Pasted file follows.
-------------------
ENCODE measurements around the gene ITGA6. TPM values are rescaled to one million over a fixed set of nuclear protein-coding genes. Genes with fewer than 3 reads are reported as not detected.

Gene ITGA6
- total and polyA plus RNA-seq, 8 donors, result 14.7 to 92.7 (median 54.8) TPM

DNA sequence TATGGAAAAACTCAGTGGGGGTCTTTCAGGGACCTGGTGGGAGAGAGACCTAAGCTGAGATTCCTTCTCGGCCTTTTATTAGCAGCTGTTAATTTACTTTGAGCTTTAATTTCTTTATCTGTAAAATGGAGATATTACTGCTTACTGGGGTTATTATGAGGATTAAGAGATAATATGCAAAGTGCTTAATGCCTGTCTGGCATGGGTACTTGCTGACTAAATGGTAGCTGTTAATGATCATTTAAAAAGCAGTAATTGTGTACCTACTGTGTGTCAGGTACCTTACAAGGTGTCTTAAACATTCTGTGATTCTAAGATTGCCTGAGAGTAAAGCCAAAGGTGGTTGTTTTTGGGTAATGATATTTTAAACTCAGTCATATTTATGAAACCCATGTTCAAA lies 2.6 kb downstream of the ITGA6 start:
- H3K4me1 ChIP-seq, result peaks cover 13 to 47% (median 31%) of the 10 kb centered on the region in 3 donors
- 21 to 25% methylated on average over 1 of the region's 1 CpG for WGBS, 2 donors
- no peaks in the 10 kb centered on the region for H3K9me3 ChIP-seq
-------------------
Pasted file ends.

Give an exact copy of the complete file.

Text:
ENCODE measurements around the gene ITGA6. TPM values are rescaled to one million over a fixed set of nuclear protein-coding genes. Genes with fewer than 3 reads are reported as not detected.

Gene ITGA6
- total and polyA plus RNA-seq, 8 donors, result 14.7 to 92.7 (median 54.8) TPM

DNA sequence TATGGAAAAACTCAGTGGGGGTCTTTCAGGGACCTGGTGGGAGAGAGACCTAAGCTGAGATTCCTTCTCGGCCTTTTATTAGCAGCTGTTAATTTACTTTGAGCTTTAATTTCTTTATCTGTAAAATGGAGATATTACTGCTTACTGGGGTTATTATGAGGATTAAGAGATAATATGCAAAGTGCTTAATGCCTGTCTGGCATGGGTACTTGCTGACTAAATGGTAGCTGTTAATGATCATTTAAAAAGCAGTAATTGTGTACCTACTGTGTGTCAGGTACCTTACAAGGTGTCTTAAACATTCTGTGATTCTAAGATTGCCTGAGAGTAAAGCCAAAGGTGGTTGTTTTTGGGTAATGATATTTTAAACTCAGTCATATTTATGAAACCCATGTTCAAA lies 2.6 kb downstream of the ITGA6 start:
- H3K4me1 ChIP-seq, result peaks cover 13 to 47% (median 31%) of the 10 kb centered on the region in 3 donors
- 21 to 25% methylated on average over 1 of the region's 1 CpG for WGBS, 2 donors
- no peaks in the 10 kb centered on the region for H3K9me3 ChIP-seq